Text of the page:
The “fashion comeback” has been on our brains lately, what with the Charles Jourdan revival, the resurfacing of the peasant blouse, sheer tops and the onslaught of ’80s-inspired styles that came to a head with Marc Jacobs‘ Fall ’09 collection (pictured), and that’s just to mention a few. However, Guardian writer Paul Cocozza says we might have everything all wrong. “Fashion doesn’t really do comebacks,” he writes. “It just never properly says goodbye.” Ooohhh, deep!
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Is edgy, New York City designer Alexander Wang secretly pulling his inspiration from suburban malls? First he produced this leather sleeved jean jacket, which reeks of an Aeropostale catalog knockoff, and now we’ve spotted a pair of his biker shorts for sale on Shopbop.com. The spandex shorts, which were prominently featured during his Fall 2009 show, look remarkably similar to ones we’ve seen everywhere from Sears to Walmart. Except, what would cost you $30 at these department stores will run you a couple of hundred–$365 to be exact. We get it, Wang is chic and modern and all the celebs and socialites love him. But no amount of buzz in the world justifies this price point! [The Cut] Keep reading »
Time and death were the inspirations behind Christian Dior‘s latest line of uber-opulent jewelry. Dubbed the “Kings and Queens Collection,” these luxurious accessories, designed by Victoire de Castellane, are crafted from opal, jade, and obsidian. The stones are then sculpted into skulls complete with ornate, blinged out crowns and collars. The garish heads are meant to represent the passing of time and the coming of death, while the sparkling crown and collar remind us to enjoy every moment. This time around, we sort of don’t see what’s so hot about this haute piece. [I strongly disagree. They're gorgeous and I'll take two please! -- Editor] Especially not when the rings, which are meant to be worn two at time, will surely cost a fortune. [D'oh! -- Ed.] We’re assuming this isn’t necessarily in your budget, but in case it is log on to Dior‘s fine jewelry website for details on where to buy — then call us for dinner! [Chic Report] Keep reading »
Dov Charney, American Apparel’s oft-sued CEO and general pervy slimeball, is at it again. This time around, he’s been accused of discriminating based on looks. Again. Apparently, one of his store managers tipped off Gawker, saying that Charney sent out a memo requesting that those employees not genetically blessed enough to hold up American Apparel’s aesthetic standards be fired. With all the time he spends sexually harassing dozens of employees, we’re surprised the dude even has a minute to actively discriminate based on looks!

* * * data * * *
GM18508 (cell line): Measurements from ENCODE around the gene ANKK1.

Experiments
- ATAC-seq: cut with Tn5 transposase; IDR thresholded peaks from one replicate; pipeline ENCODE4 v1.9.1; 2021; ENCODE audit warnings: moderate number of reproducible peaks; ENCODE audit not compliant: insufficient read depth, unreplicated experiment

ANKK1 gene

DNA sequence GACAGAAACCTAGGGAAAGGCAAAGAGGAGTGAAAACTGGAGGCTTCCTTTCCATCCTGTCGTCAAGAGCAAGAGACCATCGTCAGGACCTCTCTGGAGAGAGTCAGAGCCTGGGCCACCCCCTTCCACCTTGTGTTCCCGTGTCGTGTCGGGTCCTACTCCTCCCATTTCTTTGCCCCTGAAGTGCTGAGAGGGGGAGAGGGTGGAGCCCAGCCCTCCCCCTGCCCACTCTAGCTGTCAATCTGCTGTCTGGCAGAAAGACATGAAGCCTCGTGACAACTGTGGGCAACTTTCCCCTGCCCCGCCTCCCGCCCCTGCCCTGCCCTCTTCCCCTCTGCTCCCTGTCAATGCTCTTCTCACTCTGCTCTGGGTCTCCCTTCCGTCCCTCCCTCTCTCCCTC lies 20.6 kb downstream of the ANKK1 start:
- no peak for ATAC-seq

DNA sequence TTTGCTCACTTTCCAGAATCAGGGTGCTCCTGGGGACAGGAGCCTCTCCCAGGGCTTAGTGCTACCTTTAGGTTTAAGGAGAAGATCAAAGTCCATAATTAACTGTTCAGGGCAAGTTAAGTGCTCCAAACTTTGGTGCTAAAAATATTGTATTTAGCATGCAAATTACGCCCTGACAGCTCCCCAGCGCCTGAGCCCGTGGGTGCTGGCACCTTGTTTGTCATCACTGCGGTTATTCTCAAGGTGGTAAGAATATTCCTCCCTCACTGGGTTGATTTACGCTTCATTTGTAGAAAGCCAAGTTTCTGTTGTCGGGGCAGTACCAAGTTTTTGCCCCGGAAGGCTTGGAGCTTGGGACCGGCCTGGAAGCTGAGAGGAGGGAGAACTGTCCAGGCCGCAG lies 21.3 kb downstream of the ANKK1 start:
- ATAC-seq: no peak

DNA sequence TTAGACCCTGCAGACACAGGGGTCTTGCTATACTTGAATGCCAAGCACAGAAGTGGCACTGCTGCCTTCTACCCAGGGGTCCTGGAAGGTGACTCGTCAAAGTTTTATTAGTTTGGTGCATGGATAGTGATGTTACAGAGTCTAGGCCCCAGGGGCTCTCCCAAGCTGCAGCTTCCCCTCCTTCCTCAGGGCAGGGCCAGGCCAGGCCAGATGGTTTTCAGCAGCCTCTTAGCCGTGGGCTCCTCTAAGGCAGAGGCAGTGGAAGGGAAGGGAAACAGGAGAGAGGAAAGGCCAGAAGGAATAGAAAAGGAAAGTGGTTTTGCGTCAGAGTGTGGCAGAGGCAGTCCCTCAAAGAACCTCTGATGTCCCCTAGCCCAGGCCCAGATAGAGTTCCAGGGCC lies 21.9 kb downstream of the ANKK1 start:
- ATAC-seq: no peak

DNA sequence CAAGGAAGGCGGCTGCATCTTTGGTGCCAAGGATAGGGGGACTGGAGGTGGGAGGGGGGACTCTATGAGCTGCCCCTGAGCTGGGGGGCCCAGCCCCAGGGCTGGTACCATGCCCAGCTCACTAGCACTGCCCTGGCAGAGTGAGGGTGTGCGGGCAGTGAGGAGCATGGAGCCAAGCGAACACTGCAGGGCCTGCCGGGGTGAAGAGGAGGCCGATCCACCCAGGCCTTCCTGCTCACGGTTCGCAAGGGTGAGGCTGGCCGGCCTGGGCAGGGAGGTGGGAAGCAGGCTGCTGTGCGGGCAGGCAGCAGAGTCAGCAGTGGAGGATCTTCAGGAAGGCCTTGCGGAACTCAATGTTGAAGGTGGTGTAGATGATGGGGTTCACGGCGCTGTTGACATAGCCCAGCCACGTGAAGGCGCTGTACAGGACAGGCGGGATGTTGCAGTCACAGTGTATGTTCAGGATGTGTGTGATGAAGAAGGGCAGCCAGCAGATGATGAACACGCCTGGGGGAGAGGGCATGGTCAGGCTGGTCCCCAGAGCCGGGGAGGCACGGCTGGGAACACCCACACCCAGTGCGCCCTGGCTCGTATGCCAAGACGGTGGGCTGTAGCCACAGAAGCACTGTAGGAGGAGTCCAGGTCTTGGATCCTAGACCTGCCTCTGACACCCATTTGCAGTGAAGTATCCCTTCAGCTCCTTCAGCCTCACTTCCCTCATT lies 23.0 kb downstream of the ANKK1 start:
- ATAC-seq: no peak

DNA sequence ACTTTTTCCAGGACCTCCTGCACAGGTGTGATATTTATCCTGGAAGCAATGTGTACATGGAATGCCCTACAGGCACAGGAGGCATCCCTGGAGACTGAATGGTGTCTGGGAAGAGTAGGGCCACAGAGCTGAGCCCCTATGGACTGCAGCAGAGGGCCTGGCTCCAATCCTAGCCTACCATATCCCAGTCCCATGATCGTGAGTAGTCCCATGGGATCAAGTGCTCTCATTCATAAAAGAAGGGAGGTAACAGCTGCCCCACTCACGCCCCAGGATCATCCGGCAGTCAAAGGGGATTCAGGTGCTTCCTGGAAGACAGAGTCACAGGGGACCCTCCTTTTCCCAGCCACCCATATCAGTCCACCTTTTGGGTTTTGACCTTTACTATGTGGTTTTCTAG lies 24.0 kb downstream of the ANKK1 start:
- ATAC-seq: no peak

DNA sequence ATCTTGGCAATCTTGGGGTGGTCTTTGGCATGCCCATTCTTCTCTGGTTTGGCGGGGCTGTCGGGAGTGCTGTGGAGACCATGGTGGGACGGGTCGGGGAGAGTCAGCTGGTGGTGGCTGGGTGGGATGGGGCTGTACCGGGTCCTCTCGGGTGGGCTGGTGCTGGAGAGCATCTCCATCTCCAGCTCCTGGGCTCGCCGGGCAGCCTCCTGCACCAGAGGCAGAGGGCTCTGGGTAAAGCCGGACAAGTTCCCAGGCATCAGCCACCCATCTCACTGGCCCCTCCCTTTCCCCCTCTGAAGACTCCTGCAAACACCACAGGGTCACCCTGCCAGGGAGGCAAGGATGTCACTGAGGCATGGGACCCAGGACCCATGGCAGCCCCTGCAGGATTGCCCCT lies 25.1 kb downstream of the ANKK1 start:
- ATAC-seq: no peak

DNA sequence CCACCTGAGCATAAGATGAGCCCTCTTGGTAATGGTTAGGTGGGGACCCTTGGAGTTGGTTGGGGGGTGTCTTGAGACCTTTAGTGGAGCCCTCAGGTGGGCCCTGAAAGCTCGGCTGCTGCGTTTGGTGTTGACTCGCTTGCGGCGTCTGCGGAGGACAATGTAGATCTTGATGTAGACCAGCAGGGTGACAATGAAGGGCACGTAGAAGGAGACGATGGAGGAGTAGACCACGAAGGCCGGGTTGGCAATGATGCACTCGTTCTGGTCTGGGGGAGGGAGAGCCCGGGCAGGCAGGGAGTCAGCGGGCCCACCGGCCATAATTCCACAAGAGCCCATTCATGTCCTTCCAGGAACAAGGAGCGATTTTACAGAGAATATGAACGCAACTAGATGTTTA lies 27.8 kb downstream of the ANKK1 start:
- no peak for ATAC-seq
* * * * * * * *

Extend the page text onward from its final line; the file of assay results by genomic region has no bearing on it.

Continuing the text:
But seeing that he has, in fact, made the time for the important things, we too will take time out of our day to make fun of him for it. With that in mind, check out our “How To Tell If You Work For…” chart, in which you’ll find every indicator you need to decide whether or not you do (or should) work for American Apparel or Abercrombie & Fitch, a company entirely different aesthetically but similarly besieged for discrimination legally.
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When I happened to come across these kicks filed under “Men’s Fashion” on the NY Times‘ The Moment today, I braced myself for disappointment. Doesn’t Converse know there are plenty of female metalheads out here in this crazy mixed-up world? Luckily, I was wrong. Visit the site to find extra-high voltage AC/DC Chucks in sizes that will fit men, women, and even Europeans! Kids, however, are SOL, meaning that Kingston Rossdale will be so freakin’ put out. [The Moment] Keep reading »
It seems like Twiggy will never go out of style, and as the years pass, her iconic stature only seems to gain importance. To wit: The National Portrait Gallery in London is paying tribute to the model with an exhibition of her best work. Of course, “Twiggy: A Life in Photographs” owes its constitution largely to the photographers known for making her a household name, such as Cecil Beaton, Richard Avedon, and Annie Leibovitz, to name a few. Twiggy, who still models (!) commented on the exhibition, underlining the reason why we’d want to see it: “It’s really interesting to see how fashion photography and portraiture have evolved throughout my career.”
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When I walked into Intermix the other day, I was happy to see some fall merch already on the shelves. (Best/most exciting shopping season!) Nestled in among the racks, however, were peasant tops. Lots of them, just like this girly Elizabeth & James blouse. Looks like this trend has officially resurfaced. You’ll also find lots of flowy tops right now on Shopbop.com by labels like Patterson J. Kincaid, Joie, Torn by Ronny Kobo, and Rebecca Taylor. While several of those designers have put out California-style looks in the past, it would seem that they’re really returning to draped shapes, flower patterns, and a boho aesthetic that reaches less for hippie than it does Euro-chic.
So what do you think? Wish peasant tops would return to the trend graveyard? Or think they should be a wardrobe staple? Keep reading »
Pump genius Charles Jourdan was a leader in the shoe biz — reaching cult status in the ’60s and ’70s — until the company slowly suffered from bankruptcy and fell off the map (despite attempts by the Hilton family to revive the label). Now, thanks to Alexandra Neel, best known for her design work with Celine and Balenciaga, Jourdan will make a comeback through a seriously hotly anticipated new collection set to come out in the fall.
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We know, we get it: Vampire fashion is so hot right now. But we all know human blood (or True Blood, for that matter), is a bitch to get out of silk. What’s another trend you can jump on? Circus chic. No, seriously…
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